Let's say we have a NFA as follows:

enter image description here

It has 3 states, q1 - q2 - q3 and can make transition from q1 to q2 on 0 or epsilon and from q2 to q3 on 1 or epsilon

My question is do we take epsilon transition before reading input or after reading input and after reading the input, if we reach a state where we have epsilon transition do we take that transition? if the latter part is correct then we can conclude that: we can take epsilon transition without consuming input at any point in time i.e before or after reading the input

Let's try processing some input string, so you can better understand my problem, input is "0"

Case 1: We split ( not literally ) the NFA before reading anything. So, since there's an epsilon transition from the start state q1, we start in q1 and q2 but there's also an epsilon transition from q2 to q3. Meaning that we are going to start in q1, q2, q3 ( consider 3 branches )

Then we read in our input which is 0:

  • from q1 the machine would visit q2, now before reading the next input we can take the epsilon arrow and split q2 into q2 and q3. Meaning the next symbol would be processed in these two states

Note: Above once we split before reading 0, then changed state and then again took the epsilon from the new state, is it legal to take epsilon from q2 since it would technically be "after" reading 0 but "before" reading the next input

  • from q2 the machine would go to a trap state and hence reject
  • from q3 the machine would go to a trap state and hence reject

Case 2: We split ( not literally ) the NFA after reading anything. In this case we start in just q1, read in the input 0 and move to state q2. And after reading the 0, we realise that we are on a state that has an epsilon transition to q3, so we split q2 to q2 and q3

There can be a 2b case: where instead of taking the epsilon from the new state, we first read in the input - take the epsilon transitions and then move on to the new resultant state, in this case after processing the current input, we would have q1, q2 and q3 as the final states

We can clearly see that in case 1 ( splitting before reading ) and case 2 ( spliting after reading ) we landed in the same set of final states, does this mean it does not matter if we split before or after?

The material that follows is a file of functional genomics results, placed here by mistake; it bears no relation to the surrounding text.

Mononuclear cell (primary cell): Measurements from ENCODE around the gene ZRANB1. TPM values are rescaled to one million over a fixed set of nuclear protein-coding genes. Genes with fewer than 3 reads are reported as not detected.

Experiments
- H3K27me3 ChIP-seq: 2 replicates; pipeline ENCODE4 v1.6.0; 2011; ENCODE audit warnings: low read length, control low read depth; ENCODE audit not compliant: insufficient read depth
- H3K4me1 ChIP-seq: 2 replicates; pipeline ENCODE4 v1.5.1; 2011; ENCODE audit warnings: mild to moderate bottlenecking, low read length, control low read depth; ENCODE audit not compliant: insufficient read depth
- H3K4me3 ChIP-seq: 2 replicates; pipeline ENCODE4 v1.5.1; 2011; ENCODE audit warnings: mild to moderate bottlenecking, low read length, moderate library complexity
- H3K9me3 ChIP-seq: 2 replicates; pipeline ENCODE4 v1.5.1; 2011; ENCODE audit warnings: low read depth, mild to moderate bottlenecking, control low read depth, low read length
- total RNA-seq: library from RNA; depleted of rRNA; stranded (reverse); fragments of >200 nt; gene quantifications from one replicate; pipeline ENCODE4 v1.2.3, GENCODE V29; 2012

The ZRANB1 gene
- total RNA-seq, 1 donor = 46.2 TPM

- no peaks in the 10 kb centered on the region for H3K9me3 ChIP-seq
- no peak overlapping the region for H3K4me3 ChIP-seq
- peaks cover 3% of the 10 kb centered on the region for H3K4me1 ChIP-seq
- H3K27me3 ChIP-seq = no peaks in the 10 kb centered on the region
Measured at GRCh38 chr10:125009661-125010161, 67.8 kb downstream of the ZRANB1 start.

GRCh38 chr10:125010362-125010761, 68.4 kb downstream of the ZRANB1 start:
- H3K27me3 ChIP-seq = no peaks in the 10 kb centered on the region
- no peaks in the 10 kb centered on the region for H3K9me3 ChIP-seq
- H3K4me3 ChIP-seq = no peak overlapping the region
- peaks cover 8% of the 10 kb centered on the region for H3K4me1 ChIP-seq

This is important concept, because it's used in NFA to DFA, PDA and turing machine. Please help me!

  • $\begingroup$ I believe this is the same as your question $\endgroup$
    – Russel
    Dec 24, 2022 at 7:43
  • $\begingroup$ Not only that, but you asked two very similar questions 6 days ago: 1, 2. $\endgroup$ Dec 24, 2022 at 11:29
  • $\begingroup$ Does this answer your question? How does an NFA use epsilon transitions? $\endgroup$
    – Nathaniel
    Dec 24, 2022 at 17:38
  • $\begingroup$ @Nathaniel I updated the question title - so it won't seem duplicate and no that linked question does not solve my question. Also, i deleted my past duplicate post $\endgroup$ Dec 24, 2022 at 17:46

1 Answer 1


It happens both before and after.

Remember this is a non-deterministic automaton. Any time there is an epsilon transition, the automaton can either take that transition, or not take it -- it's a free choice. The automaton has the choice to do so before reading anything, and after, and in between reading every symbol. In fact, it can take as many epsilon transitions as it wants, at any time.

This is non-deterministic, so even though you have only a single input, there are many possible paths that might be taken through the automaton. The input is accepted if at least one of those paths is an accepting path.

See also How does an NFA use epsilon transitions?.

Also, your textbook undoubtedly has a formal mathematical definition. Try working through that definition, for the specific example you gave. You will discover what happens.

  • $\begingroup$ Inthelink: say, we are on q0 and the input is "1". My question is: could it be the case that, we choose to process"1" on state q0, meaning there's nothing left in input, and then take the empty transition ( because we can take emtpy transition without reading any symbol ), now we are on q1 which is the accept state and there's nothing left in in input hence we will accept "1". But I realised that it is illegal, what i said implies that after processing "1" we are still on q0 but according to transition function we should have moved to new state and there's no valid transition to stay on q0 $\endgroup$ Dec 24, 2022 at 9:24
  • $\begingroup$ Yes, I am using Michael Sisper's book. I am only facing issues with epsilon definition and hence with the NFA to DFA conversion. $\endgroup$ Dec 24, 2022 at 9:28
  • $\begingroup$ @PratikHadawale, I don't understand your question, as there is no q0 in your picture. You can take the epsilon transition at any point. You can also not take the epsilon transition. Again, the input is accepted if at least one of the possible paths ends in an accepting state. There might be some other paths that don't end in the accepting state; that is OK. If you are confused, I suggest you refer to the precise mathematical definition using the next-state transition relation (any good textbook should have one). $\endgroup$
    – D.W.
    Dec 25, 2022 at 0:44
  • $\begingroup$ My question in the comment was regarding the diagram you linked in your answer, but yes i realised that the scenario i mentioned would be illegal because i was waiting to take the epsilon transition and changing it between the transition of current state into new state which made the new state accept next input but in the case of epsilon we are supposed to be processing the same input for epsilon reachable states. That's what i was trying to say in my last comment $\endgroup$ Dec 25, 2022 at 4:39

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